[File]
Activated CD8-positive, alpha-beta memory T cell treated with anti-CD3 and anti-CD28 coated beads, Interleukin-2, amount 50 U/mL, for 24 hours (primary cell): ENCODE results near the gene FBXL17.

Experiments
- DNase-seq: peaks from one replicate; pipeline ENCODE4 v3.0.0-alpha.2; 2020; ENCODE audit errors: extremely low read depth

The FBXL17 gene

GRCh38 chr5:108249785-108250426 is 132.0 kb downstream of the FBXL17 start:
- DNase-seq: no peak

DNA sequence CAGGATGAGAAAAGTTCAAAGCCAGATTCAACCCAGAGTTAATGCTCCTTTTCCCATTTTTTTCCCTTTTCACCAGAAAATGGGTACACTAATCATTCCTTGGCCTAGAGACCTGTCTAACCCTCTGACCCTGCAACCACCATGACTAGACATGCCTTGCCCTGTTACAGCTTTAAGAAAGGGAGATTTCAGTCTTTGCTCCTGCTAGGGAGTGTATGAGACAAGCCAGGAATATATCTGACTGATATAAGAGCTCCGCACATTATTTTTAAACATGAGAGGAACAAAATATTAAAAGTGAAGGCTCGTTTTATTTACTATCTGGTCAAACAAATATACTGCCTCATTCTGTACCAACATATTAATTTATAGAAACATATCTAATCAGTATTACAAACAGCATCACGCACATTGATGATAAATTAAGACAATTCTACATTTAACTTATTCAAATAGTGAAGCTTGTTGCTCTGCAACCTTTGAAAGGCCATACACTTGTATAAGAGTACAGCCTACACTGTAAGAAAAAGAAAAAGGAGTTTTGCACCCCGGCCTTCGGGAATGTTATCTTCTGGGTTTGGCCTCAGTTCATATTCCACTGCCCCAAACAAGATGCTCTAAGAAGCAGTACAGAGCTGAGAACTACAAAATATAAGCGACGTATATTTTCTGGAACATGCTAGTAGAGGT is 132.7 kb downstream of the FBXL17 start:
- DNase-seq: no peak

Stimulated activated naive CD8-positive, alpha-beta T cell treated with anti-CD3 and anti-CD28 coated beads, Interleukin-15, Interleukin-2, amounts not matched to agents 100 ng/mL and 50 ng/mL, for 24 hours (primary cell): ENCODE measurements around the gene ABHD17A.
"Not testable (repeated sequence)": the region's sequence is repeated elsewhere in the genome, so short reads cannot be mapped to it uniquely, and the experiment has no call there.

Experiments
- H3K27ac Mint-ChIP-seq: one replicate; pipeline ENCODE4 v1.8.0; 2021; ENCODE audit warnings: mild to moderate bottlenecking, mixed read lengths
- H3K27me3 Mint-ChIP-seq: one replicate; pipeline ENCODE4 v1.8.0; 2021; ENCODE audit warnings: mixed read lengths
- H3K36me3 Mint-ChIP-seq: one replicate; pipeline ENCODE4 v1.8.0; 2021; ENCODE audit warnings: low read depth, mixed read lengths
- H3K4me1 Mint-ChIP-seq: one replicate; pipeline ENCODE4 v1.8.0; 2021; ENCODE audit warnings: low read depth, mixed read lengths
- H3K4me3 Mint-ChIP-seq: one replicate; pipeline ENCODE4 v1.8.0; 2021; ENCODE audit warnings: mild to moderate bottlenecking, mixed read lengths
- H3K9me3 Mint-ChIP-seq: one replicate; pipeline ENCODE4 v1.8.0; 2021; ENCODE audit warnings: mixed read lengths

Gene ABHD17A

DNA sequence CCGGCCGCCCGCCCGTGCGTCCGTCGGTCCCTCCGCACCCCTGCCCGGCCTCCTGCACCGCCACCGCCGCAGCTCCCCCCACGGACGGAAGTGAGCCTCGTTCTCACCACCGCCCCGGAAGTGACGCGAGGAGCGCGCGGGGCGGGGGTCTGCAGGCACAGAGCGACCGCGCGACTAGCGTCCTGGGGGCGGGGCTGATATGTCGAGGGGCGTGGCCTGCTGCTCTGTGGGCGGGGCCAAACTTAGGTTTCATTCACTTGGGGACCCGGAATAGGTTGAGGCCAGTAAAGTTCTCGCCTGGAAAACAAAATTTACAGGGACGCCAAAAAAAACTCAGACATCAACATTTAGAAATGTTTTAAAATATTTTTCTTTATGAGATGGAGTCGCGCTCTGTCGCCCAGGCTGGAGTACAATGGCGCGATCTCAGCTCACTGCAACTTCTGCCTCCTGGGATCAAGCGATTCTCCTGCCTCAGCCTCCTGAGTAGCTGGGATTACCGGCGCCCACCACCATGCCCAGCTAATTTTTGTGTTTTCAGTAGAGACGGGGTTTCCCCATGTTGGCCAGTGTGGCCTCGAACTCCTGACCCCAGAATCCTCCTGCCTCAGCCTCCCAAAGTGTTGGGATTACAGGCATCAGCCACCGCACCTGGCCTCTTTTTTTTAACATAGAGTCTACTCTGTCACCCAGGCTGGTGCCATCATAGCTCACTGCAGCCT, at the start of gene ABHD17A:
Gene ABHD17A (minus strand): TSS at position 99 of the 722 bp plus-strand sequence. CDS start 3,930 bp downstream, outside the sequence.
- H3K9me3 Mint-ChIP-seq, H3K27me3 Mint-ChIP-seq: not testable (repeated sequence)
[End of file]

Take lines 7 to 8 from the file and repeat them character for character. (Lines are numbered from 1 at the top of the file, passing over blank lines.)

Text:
DNA sequence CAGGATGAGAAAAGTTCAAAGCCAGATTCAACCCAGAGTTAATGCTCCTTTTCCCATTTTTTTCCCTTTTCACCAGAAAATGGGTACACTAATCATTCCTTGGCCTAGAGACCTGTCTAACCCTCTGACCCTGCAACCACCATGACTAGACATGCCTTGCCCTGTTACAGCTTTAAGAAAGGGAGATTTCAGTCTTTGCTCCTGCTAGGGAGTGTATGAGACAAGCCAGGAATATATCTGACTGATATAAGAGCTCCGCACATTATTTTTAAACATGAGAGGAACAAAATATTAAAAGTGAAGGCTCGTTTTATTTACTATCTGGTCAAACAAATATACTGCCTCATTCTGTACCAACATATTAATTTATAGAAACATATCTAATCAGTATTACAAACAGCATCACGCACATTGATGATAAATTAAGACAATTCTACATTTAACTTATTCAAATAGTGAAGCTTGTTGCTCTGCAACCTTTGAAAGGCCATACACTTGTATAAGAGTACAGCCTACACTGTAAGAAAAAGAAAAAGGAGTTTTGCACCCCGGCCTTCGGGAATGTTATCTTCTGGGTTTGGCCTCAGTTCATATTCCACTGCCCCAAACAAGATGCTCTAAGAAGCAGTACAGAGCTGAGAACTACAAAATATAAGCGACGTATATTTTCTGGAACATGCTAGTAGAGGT is 132.7 kb downstream of the FBXL17 start:
- DNase-seq: no peak